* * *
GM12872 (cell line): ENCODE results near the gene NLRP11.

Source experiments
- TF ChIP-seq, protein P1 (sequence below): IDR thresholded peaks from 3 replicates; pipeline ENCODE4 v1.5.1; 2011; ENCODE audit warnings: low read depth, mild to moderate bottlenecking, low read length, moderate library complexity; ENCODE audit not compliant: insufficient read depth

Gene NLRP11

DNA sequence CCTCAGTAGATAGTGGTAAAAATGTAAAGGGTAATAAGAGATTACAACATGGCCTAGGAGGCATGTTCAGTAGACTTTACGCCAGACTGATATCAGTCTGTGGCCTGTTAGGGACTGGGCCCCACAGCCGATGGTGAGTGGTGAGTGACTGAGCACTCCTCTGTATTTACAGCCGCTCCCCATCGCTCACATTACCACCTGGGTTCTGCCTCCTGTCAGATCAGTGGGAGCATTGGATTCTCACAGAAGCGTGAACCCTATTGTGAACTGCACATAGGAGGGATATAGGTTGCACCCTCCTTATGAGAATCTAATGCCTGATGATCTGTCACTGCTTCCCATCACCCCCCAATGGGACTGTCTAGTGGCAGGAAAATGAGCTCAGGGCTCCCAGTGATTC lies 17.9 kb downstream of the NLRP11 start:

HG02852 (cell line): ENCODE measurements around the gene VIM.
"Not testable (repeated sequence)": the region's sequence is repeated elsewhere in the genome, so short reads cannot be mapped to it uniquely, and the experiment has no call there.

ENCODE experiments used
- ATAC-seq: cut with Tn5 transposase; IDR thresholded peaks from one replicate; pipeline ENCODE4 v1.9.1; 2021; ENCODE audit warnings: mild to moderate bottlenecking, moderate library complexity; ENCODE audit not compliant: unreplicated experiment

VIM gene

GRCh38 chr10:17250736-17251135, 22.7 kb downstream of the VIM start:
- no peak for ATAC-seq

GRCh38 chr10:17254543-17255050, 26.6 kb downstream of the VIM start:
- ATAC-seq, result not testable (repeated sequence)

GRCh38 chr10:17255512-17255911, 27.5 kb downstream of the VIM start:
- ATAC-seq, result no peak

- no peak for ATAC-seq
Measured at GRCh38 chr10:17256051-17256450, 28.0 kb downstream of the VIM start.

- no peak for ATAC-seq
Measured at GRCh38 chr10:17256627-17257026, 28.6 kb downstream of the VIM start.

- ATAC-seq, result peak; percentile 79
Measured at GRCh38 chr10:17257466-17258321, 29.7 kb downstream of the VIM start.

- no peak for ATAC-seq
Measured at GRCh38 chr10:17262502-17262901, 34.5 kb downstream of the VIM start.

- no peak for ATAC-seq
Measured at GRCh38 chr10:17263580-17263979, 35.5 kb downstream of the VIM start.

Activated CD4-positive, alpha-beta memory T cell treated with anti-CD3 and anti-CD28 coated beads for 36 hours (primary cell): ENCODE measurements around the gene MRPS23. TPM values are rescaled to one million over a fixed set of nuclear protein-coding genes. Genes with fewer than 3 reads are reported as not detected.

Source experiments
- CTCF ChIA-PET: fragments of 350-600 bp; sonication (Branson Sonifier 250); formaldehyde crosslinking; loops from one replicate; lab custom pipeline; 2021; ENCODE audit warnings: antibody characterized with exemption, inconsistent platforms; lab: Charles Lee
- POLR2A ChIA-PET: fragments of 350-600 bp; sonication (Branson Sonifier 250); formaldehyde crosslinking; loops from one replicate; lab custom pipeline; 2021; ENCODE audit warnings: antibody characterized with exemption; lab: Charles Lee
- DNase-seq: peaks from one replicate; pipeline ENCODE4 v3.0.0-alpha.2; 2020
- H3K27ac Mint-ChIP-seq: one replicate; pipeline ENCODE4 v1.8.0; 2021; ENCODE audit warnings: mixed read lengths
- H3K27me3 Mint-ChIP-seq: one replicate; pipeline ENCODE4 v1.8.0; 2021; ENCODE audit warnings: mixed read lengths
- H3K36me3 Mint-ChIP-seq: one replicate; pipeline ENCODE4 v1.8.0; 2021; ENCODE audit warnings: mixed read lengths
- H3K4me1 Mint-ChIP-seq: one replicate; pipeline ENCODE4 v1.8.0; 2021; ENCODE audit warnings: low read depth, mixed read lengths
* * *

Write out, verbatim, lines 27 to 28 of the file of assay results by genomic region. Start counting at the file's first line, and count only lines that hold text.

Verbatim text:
Activated CD4-positive, alpha-beta memory T cell treated with anti-CD3 and anti-CD28 coated beads for 36 hours (primary cell): ENCODE measurements around the gene MRPS23. TPM values are rescaled to one million over a fixed set of nuclear protein-coding genes. Genes with fewer than 3 reads are reported as not detected.

Source experiments